One of the benefits of owning an ANSI B73.1 process pump is the ability to buy replacement pumps or parts from your choice of vendor. But just as you would need to know the make, model, and year of your car to buy replacement parts, you also need to know the brand, model, and size of your pump to ensure that the parts you are buying will fit your existing pump.
Brand: Parts May Not Interchange Between Brands
Although the pumping unit of an ANSI pump are interchangeable between brands according to the dimensional standards of ANSI B73.1, the individual parts that make up the pump may not necessarily interchange between brands. Do your homework before buying a replacement part and make sure the replacement parts will interchange 100% with the pump you have. Parts from OnHandSupply interchanges with the Goulds 3196 style of ANSI pumps, but does not interchange with Flowerserve Durco Mark III style.
Model: Replacement Parts are Model Specific
The model number identifies whether or not you have an ANSI pump. For example, Goulds makes many different types of pumps besides the ANSI pump, but only their model 3196 is the ANSI B73.1 line. Pay close attention to any letters or suffix in the model number, as it may indicate a specialized model whose parts may not interchange with other brands.
Some parts may interchange between models, most commonly the power end. Although Summit's 2196 is their ANSI pump line and their 2196R line is not, the 2196R model uses the same power end. The same goes for Goulds, who use the same power end for seven different pump models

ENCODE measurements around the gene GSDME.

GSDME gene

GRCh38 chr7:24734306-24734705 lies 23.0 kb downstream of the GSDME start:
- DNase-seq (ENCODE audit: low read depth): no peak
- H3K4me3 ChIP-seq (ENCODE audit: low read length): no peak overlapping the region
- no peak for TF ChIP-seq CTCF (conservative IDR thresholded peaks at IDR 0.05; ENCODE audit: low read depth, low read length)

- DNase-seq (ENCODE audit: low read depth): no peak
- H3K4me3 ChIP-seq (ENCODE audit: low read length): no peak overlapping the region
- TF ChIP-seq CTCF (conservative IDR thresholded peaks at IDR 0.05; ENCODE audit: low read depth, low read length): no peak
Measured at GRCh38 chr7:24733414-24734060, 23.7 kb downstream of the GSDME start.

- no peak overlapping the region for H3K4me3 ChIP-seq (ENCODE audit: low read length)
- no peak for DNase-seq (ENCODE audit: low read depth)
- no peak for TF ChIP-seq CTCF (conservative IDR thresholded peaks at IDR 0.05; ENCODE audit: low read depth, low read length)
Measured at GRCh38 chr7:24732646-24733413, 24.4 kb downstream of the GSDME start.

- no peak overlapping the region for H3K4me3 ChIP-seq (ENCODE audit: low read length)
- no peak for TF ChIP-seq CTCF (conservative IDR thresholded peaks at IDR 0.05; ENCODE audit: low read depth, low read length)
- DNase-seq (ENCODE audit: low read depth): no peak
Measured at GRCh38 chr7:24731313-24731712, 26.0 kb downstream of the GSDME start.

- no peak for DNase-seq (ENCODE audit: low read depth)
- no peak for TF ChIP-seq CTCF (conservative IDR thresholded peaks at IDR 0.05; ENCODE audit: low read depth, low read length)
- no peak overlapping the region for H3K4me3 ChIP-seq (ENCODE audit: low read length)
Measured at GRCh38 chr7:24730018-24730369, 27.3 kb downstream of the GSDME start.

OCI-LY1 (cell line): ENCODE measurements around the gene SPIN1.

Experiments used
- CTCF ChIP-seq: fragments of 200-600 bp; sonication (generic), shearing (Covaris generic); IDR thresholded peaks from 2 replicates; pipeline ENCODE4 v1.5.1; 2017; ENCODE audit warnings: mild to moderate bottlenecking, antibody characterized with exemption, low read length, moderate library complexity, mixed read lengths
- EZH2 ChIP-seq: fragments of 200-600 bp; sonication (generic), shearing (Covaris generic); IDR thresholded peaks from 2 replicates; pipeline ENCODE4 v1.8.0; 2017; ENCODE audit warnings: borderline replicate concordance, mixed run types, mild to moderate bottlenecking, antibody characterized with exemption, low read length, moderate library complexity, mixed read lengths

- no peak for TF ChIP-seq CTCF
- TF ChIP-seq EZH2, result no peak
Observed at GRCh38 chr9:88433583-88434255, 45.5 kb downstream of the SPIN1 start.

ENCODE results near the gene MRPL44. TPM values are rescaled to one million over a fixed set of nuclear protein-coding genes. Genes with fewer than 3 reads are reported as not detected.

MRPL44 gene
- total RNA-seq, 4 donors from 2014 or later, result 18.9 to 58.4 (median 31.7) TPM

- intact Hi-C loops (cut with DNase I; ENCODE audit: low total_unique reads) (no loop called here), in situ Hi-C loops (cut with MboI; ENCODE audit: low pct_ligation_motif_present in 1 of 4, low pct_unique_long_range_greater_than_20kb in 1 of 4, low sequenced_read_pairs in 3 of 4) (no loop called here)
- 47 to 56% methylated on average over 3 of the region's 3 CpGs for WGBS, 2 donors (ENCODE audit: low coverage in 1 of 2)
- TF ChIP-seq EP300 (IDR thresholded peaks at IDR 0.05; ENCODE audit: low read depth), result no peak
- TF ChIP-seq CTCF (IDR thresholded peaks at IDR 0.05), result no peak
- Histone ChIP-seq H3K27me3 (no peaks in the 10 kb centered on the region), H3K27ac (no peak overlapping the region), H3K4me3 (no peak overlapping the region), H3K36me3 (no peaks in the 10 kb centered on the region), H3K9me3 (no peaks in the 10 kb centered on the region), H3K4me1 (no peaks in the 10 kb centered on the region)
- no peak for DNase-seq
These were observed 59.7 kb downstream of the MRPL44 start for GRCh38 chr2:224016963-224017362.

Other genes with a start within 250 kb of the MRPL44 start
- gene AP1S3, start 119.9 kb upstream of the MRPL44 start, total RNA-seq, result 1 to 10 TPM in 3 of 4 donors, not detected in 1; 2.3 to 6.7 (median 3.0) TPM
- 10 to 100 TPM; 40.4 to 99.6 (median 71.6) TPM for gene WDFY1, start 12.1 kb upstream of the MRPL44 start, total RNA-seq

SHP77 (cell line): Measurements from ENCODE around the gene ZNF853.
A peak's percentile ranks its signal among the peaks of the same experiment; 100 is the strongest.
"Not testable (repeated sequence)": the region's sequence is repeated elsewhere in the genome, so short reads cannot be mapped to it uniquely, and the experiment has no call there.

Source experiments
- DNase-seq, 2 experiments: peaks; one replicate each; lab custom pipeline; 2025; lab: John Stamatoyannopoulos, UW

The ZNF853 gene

Size: Some Parts are Size Speicifc
Pumps come in different sizes, and you need to know the size of your pump to order the right part. The pump size looks like this:
Your pump size tells you whether your pump is in the STX series, MTX / LTX series, or XLTX series (think Small, Medium, Large, and Extra Large). Each size in the ANSI line has a unique impeller and casing. The rear cover (or stuffing box) and the adapter is shared among sizes with the same max impeller diameter within a series. The pump size also determines what size foot to use.
Once you have the brand, model number, and size, you're almost set. Here are some additional details to consider:
Is your pump MTX or LTX? - MTX and LTX (Medium / Large) series share the same sizes, so things can get confusing. Although they share the same size, they use different power ends and rear covers. You can distinguish which series your pump is by measuring the shaft diameter of your existing pump:
STX MTX LTX XLTX Shaft Diameter 1.375" 1.75" 2.125" 2.50"
Is your rear cover (stuffing box) a "standard bore" or "big bore"? - You need to know this if you are replacing your rear cover or if you are replacing your sealing mechanism. Mechanical seals are different for standard bore and big bore configurations. Packing cannot be used in big bore rear covers. Measure the inside of your seal chamber and compare with the table below.
STX MTX LTX XLTX Standard Bore 2.00" 2.50" 2.875" 3.375" Big Bore 2.875" 3.50" 3.875" 4.75"
Check if your impeller was trimmed down - When a pump size is recommended for an application, an impeller may be trimmed down from its original size to optimize pump efficiency. If the serial plate does not have the trimmed diameter size, measure from the eye of the impeller to the furthest point on one of the impeller vanes to determine the radius, then double it for the diameter.